So, the 1929 club runs all of this week and is being hosted by Simon at Stuck in a Book and Karen at Kaggsy's Bookish Ramblings. As it says on the tin, the chosen year is 1929 and the idea is to read books published during that year, all week, as many as you like. I don't read all that fast, plus I'm having a slow reading month, so I'm not expecting to get through more than one book, maybe two, and I've started with The Seven Dials Mystery by Agatha Christie.
So, Lord Caterham has hired out 'Chimneys' for a couple of months. The couple living there temporarily are the Cootes, the husband a self-made, no nonsense, overbearing sort, with pots of money, the wife a good sort but a bit downtrodden. Not quite sure why they had a load of young things staying for the weekend but they did and one of them was brilliant at not getting up in the mornings. The others play a joke by buying eight alarm clocks and setting them up by creeping into his room in the middle of night, so that in the morning the noise of all the clocks going off early will make him leap out of bed in fright. Except that he doesn't because he's dead as a dodo.
Fast forward a few weeks and Lord Caterham and his daughter, 'Bundle', are back in their own home. Bundle is cogitating over the murder of the young man in their house, with her father, who isn't at all interested. She sets out to investigate with the help of a couple of the young things who were staying at Chimneys at the time, Jimmy Thesiger and Bill Eversleigh. Another death brings them to the realisation that this is not some lark but it's serious and deadly. When the police are called in, in the shape of the stolid Superintendent Battle, it's decided that they should pool their resources providing the young people stay safe. But really and truly they have no idea what they've got themselves into.
I think this might now be my favourite Agatha Christie. I think she must've had a field day with this one as, to be honest, it's a bit OTT crazy and so funny. I really did giggle all the way through at some of the things people said to each other and the way in which Christie describes her characters. I thought Bundle's father, Lord Caterham, particularly well-drawn and amusing, especially when he takes up golf. I also love these books she writes where a young woman takes centre stage and heads off into the unknown. They Came to Baghdad springs to mind and The Man in the Brown Suit. Bundle doesn't end up abroad as the two heroines in those books do but she certainly ends up in some very odd places indeed!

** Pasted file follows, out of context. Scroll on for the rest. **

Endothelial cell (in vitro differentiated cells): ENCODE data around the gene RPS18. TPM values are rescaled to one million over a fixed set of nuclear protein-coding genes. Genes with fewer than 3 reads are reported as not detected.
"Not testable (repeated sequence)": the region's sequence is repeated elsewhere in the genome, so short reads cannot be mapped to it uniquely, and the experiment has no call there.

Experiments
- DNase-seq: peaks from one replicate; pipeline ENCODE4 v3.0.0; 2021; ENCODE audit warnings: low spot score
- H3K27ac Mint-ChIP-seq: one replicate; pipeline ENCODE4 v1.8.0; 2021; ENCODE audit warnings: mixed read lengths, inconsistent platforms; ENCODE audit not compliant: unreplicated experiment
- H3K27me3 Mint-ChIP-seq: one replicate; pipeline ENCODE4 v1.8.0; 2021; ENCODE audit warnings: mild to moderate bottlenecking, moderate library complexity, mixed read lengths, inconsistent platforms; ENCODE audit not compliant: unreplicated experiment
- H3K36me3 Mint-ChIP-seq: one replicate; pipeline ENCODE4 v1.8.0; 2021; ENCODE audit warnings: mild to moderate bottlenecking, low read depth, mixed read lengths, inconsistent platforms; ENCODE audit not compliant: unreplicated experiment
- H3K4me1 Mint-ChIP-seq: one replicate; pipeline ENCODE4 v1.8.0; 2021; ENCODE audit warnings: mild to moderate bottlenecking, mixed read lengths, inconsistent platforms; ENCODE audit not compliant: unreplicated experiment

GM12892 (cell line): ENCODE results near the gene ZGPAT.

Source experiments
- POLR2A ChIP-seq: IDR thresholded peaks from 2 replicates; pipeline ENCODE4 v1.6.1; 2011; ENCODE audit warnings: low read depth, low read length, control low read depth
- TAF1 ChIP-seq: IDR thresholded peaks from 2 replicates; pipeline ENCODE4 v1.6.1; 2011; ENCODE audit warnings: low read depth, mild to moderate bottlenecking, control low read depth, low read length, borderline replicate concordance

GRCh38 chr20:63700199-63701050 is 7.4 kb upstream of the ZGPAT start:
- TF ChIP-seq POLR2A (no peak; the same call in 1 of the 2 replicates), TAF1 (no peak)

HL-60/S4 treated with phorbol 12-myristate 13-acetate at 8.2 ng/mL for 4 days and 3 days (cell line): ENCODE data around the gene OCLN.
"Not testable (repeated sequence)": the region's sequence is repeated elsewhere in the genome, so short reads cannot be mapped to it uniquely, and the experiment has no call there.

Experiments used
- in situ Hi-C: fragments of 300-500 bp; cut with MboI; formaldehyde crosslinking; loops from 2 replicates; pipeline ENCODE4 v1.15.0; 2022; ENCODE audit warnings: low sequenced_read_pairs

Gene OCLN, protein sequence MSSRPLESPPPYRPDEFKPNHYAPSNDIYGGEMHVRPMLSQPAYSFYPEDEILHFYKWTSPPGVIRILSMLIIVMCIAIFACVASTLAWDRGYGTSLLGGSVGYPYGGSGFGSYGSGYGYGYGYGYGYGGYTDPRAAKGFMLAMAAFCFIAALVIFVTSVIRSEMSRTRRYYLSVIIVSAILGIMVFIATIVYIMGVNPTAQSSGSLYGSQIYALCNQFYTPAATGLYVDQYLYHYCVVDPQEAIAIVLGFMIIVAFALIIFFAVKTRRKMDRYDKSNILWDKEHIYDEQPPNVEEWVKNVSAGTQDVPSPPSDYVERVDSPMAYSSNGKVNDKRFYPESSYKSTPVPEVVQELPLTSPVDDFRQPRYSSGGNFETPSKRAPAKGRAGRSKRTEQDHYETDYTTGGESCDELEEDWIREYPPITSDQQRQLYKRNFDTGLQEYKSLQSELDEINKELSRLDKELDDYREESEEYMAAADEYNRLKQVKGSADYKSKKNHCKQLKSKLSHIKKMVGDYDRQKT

The book is also a kind of a country house mystery... twice over really. It's also as much of a thriller come spy yarn as it is a murder mystery, so that was interesting. Stolen codes are involved and foreign spy rings and secret societies and nobody knows who to trust and who not to trust. Keep your wits about you if you're going to read this as there are a lot of characters and you're not always certain who's doing what to whom. There's a decent twist at the end too which I must admit I didn't see coming.
I believe this is a sequel to The Secret of Chimneys, that being the first 'Superintendent Battle' book. I don't think I've read it but maybe seen the TV drama because I have a feeling they turned it into a Poirot or a Miss Marple, but I could be wrong about that. And, in point of fact, book three in this series. Cards on the Table, is, I believe, a Poirot book, so that's not confusing at all! I must certainly go back and read The Secret of Chimneys as I loved Bundle Brent and would love to read more of her adventures.